Exploring “Fit” in the Interview!

Just what does it mean – we’re looking for someone that is the “right fit”?

The chances are good they are not talking about a skills fit, an experience fit, or an accomplishment fit! Those are a given by the time you pass the screening for the interview – or they are close enough that the organization knows that what it needs to check for now is “fit”.

The questions that interviewers are trying to answer about “Fit” include:

  • Do you have enough in common with and compatible with the people with whom you will be spending a lot of time?
  • Do you fit into the image that the organization wants to project to its stakeholders, to its members, leaders and staff members?
  • Do you share common personal and corporate values, educational background, work habits, work ethics, generational and cultural orientation, looks and outside interests?

People hire people and they view others through their preconceived notions of what make a “good fit” in their organization!

Do your homework. Keep your eyes open.

You can get a sense of what “fit” means by doing your homework –

  • Reviewing materials generated by or about the organization and its leaders on their website or in the press. Checking out the bios of the key leaders and executives; review press releases and other media information about who gets rewarded for what;
  • Checking out the conversations about the organization in places where employees might gather for lunch of after work. Or check with suppliers that you know provide the organization with a service or products. Is there respect among the various stakeholder groups? A good partnership between volunteers, staff and suppliers?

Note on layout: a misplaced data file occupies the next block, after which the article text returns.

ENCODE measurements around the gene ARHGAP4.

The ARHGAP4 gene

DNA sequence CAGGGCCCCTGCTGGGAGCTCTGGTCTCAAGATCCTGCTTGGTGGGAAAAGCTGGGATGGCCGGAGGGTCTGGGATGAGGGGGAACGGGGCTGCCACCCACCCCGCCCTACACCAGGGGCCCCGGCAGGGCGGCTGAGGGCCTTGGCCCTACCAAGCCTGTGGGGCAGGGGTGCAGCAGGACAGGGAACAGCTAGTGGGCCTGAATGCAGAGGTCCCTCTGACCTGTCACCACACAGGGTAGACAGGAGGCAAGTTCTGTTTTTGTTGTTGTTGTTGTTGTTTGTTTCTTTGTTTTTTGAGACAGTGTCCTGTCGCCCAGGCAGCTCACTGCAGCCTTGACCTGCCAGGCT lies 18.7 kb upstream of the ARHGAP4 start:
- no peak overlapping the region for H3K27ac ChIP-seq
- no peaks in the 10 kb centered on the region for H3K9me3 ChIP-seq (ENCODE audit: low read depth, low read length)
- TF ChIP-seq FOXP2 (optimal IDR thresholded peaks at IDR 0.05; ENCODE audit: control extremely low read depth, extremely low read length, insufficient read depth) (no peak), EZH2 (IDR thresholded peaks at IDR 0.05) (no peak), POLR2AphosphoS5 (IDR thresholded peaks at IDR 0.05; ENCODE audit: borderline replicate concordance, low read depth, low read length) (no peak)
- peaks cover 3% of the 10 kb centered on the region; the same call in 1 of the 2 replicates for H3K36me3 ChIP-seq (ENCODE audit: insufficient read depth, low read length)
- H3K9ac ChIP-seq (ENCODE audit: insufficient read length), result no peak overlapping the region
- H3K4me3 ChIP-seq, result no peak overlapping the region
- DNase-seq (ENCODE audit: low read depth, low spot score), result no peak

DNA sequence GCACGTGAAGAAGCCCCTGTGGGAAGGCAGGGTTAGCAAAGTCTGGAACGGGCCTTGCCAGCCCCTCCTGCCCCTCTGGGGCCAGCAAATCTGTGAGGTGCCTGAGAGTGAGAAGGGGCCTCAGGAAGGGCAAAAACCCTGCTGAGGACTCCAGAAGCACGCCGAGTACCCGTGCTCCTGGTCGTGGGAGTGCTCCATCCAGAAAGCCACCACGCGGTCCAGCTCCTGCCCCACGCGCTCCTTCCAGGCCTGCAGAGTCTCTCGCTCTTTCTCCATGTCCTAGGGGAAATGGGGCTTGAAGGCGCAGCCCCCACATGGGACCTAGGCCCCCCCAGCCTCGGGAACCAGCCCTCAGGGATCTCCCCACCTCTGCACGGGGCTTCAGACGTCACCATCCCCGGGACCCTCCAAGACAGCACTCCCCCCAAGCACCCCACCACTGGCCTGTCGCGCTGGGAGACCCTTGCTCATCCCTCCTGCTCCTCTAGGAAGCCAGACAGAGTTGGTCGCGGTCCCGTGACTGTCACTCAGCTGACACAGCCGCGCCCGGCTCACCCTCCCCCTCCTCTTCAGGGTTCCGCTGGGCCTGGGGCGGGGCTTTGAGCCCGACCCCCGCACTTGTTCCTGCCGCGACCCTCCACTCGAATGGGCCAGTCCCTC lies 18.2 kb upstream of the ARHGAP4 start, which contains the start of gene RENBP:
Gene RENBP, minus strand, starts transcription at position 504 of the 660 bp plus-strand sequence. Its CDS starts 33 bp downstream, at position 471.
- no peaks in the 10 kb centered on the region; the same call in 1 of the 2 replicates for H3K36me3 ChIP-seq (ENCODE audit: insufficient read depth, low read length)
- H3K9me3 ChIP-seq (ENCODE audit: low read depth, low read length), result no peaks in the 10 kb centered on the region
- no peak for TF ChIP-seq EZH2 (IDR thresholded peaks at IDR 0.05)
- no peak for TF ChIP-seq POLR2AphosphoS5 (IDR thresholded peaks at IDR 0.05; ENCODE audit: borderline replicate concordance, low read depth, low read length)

• Getting info from social media sites like LinkedIn, Glassdoor.com, or mentions in Twitter. From LinkedIn to get information on some current AND former staff – You can learn a lot this way and it may also lead you to introductions to those with an inside perspective.

Even on the day of the interview you can notice details along the way, in the offices on the walls that give you some clues about what is important to the organization.

Passing three levels of scrutiny:

The hiring manager and interviewers are looking at you from three perspectives:

1. What you have done based on past experience, job activities, accomplishments and education.

2. What you can do based on potential and aptitude for different projects and activities.

3. What you can do based on personal and professional goals, preferences, interests, and cultural alignment – in other words “FIT”.

So the interviewers have been applying their perception filters to this process of scrutiny. It is fair for you to put this simple, direct question about “Fit” on the table at the end of the interview:

Based on our interview today, what would be your single greatest concern about my ability to be successful in this role?

This gives you the ability to address misconceptions that may have come up during the interview process and to correct those perceptions before they become full fledged reasons why you are “not a fit”.

Perception and Adaptability

Finding a “fit” is not about turning yourself into a pretzel, as one of my colleagues described it! It is about getting the discussion about “fit” out on the table so that the perceptions about “fit” of all parties can be part of the interview. If “fit” isn’t discussed, perceptions can never be visible. If they aren’t visible, then neither party has the ability to let go of their perceptions and choose based on other evidence.

The interviewers may perceive that experience, accomplishments, aptitudes and underlying potential can carry the day. Or they may decide that there is a culture into the candidate must fit because the culture is the culture and it ain’t changing! Or the organization recognizes the need to change and is going through the painful process of letting go!

One way to move that along is to open exploration of both perspectives. And perhaps the interviewer will see that adopting a stance of adaptability can create synergies out of the disparate talents, abilities, and cultural attributes that people bring to the table, making the organization better able to anticipate opportunities and respond to challenges of this rapidly changing environment in which we find ourselves!

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